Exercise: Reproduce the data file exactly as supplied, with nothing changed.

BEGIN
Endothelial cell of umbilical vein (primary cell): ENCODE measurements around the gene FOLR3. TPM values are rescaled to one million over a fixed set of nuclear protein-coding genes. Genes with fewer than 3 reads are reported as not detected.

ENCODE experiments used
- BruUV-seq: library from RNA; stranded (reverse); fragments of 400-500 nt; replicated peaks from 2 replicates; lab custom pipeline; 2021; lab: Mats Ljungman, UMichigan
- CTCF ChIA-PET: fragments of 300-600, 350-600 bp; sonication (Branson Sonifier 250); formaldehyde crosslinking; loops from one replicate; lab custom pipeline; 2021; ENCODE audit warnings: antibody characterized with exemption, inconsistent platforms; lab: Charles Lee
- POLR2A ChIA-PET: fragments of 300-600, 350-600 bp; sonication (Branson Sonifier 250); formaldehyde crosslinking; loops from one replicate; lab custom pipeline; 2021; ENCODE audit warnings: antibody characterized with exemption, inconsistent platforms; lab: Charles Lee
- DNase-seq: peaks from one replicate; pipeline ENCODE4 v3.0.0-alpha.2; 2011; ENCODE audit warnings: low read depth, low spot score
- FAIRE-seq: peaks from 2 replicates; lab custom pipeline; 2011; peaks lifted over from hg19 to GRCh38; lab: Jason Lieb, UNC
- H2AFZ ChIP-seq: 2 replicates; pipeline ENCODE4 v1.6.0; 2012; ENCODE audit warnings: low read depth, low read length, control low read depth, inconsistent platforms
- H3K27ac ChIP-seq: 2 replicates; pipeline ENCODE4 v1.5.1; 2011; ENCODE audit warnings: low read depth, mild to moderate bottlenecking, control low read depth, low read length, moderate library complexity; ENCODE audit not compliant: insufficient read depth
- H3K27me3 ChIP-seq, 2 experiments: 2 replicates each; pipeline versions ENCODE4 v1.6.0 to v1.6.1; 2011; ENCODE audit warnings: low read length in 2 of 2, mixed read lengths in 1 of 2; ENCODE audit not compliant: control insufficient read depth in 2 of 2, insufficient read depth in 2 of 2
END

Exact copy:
Endothelial cell of umbilical vein (primary cell): ENCODE measurements around the gene FOLR3. TPM values are rescaled to one million over a fixed set of nuclear protein-coding genes. Genes with fewer than 3 reads are reported as not detected.

ENCODE experiments used
- BruUV-seq: library from RNA; stranded (reverse); fragments of 400-500 nt; replicated peaks from 2 replicates; lab custom pipeline; 2021; lab: Mats Ljungman, UMichigan
- CTCF ChIA-PET: fragments of 300-600, 350-600 bp; sonication (Branson Sonifier 250); formaldehyde crosslinking; loops from one replicate; lab custom pipeline; 2021; ENCODE audit warnings: antibody characterized with exemption, inconsistent platforms; lab: Charles Lee
- POLR2A ChIA-PET: fragments of 300-600, 350-600 bp; sonication (Branson Sonifier 250); formaldehyde crosslinking; loops from one replicate; lab custom pipeline; 2021; ENCODE audit warnings: antibody characterized with exemption, inconsistent platforms; lab: Charles Lee
- DNase-seq: peaks from one replicate; pipeline ENCODE4 v3.0.0-alpha.2; 2011; ENCODE audit warnings: low read depth, low spot score
- FAIRE-seq: peaks from 2 replicates; lab custom pipeline; 2011; peaks lifted over from hg19 to GRCh38; lab: Jason Lieb, UNC
- H2AFZ ChIP-seq: 2 replicates; pipeline ENCODE4 v1.6.0; 2012; ENCODE audit warnings: low read depth, low read length, control low read depth, inconsistent platforms
- H3K27ac ChIP-seq: 2 replicates; pipeline ENCODE4 v1.5.1; 2011; ENCODE audit warnings: low read depth, mild to moderate bottlenecking, control low read depth, low read length, moderate library complexity; ENCODE audit not compliant: insufficient read depth
- H3K27me3 ChIP-seq, 2 experiments: 2 replicates each; pipeline versions ENCODE4 v1.6.0 to v1.6.1; 2011; ENCODE audit warnings: low read length in 2 of 2, mixed read lengths in 1 of 2; ENCODE audit not compliant: control insufficient read depth in 2 of 2, insufficient read depth in 2 of 2